Silver Heritage hits delays in Nepal

Silver Heritage hits delays in Nepal

Wednesday, March 1, 2017 Posted by Scott Longley
Company suspends shares as it works out next steps

Sydney-listed Silver Heritage has moved to suspend its shares after it announced that unexpected delays in the development of its casino project in Nepal means it cannot currently put an estimate on an opening date.

The company said in an update that the delays it is experiencing may have a material effect on both the completion date and the final project cost at the Tiger Palace Resort Bhairahawa.

In a letter to shareholders, chief executive Mike Bolsover said the company was seeking the share suspension “to enable the company to manage its continuous disclosure obligations so that the board may complete its investigations to determine the extent of the anticipated delay and increase in project cost in order to properly inform the market.”

The company added that it hoped to be able to update shareholders within two to three weeks on both the completion date and any cost overruns.

Silver Heritage runs casinos in Cambodia and Nepal and runs gaming centre operations in Laos and Vietnam. According to its most recent results statement for the six months to June, the company achieved revenues of just US$7.5m and a pre-tax loss of US$1.5m.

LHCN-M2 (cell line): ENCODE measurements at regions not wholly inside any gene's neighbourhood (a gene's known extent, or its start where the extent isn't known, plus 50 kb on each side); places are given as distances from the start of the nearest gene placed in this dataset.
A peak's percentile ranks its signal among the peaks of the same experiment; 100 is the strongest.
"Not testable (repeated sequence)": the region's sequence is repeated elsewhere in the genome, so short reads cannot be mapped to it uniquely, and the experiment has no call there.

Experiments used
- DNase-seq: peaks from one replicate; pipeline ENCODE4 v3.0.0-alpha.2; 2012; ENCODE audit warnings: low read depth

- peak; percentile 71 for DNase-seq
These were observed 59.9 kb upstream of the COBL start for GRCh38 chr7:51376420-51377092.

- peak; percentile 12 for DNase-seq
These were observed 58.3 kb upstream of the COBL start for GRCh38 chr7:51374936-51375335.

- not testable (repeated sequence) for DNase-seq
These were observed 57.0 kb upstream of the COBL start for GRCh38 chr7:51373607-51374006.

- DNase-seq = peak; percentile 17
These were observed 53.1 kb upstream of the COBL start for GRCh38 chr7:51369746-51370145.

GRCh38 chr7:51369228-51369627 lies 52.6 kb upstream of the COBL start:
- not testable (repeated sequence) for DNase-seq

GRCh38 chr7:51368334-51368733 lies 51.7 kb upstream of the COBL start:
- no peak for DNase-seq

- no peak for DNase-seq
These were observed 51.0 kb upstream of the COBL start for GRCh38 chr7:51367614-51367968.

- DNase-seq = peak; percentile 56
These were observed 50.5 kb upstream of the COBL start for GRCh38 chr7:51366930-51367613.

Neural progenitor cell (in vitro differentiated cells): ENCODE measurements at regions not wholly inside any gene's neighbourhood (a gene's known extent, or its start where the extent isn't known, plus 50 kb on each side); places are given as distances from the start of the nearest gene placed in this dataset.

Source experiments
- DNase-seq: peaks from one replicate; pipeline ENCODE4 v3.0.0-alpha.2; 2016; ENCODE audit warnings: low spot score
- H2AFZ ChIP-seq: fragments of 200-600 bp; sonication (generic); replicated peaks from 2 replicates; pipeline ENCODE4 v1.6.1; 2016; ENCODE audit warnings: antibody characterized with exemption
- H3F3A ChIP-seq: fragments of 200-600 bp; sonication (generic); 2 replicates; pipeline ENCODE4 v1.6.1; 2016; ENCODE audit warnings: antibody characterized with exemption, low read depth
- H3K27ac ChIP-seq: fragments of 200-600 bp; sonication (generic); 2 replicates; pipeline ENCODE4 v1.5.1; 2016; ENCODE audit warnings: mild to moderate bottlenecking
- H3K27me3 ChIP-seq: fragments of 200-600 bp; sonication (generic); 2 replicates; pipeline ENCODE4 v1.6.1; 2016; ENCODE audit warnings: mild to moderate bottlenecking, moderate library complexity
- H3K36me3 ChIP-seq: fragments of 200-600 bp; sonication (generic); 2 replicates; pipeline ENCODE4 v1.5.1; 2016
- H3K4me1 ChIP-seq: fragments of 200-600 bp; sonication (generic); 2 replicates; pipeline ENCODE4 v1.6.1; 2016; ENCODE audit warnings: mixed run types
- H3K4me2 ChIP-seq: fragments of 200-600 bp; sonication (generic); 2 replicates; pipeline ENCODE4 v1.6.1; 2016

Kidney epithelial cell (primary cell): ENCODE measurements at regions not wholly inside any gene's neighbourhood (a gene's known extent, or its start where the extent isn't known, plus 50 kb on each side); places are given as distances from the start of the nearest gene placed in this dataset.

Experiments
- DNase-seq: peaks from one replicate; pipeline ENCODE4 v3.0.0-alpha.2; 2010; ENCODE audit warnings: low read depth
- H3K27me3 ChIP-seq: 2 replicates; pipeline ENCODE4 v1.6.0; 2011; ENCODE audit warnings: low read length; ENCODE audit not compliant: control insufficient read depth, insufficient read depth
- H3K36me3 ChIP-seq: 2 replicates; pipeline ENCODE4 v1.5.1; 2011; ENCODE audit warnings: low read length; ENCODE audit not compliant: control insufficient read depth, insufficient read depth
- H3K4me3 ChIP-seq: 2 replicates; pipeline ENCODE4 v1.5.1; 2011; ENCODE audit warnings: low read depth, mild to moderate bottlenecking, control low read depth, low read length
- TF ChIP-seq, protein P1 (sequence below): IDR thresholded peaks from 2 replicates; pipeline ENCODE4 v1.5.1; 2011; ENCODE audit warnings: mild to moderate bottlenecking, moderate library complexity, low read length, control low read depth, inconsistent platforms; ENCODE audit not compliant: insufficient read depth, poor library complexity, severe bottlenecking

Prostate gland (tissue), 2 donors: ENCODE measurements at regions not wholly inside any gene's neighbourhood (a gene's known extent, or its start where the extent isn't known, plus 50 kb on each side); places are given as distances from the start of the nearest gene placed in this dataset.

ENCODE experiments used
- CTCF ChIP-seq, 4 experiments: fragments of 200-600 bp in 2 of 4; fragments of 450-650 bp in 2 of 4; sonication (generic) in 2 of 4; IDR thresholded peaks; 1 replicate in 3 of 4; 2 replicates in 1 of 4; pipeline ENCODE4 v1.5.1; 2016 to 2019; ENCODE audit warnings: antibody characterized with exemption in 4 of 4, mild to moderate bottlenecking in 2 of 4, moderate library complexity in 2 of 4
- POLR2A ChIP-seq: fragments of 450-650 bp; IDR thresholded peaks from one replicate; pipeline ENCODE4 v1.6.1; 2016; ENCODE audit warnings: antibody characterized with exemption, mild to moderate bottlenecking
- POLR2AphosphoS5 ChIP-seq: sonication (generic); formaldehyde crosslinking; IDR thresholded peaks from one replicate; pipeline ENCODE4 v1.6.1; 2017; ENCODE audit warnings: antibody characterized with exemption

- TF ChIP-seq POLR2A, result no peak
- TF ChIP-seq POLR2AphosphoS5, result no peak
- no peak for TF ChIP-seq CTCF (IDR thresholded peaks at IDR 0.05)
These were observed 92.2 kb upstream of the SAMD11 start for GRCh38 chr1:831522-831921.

At the time of its results, the company said it expected the completion of the Tiger Palace Resort by the end of 2016. It has a lending facility to pay for the construction with a consortium of Nepalese banks worth NPR750m (US$7m). The terms of the loan is 12 years repayable in monthly instalments but crucially the repayments doesn’t begin until after the construction is complete. The lending facility comes at an interest rate of, on average, 10 percent.

Silver Heritage only listed in August last year, raising A$19m in new capital in the process.

Totally Gaming says: Investors can count themselves lucky that the loan repayment depends on the completion of the project. Delays on any construction project are almost inevitable but the lack of visibility means the company has issues it needs to resolve quickly.

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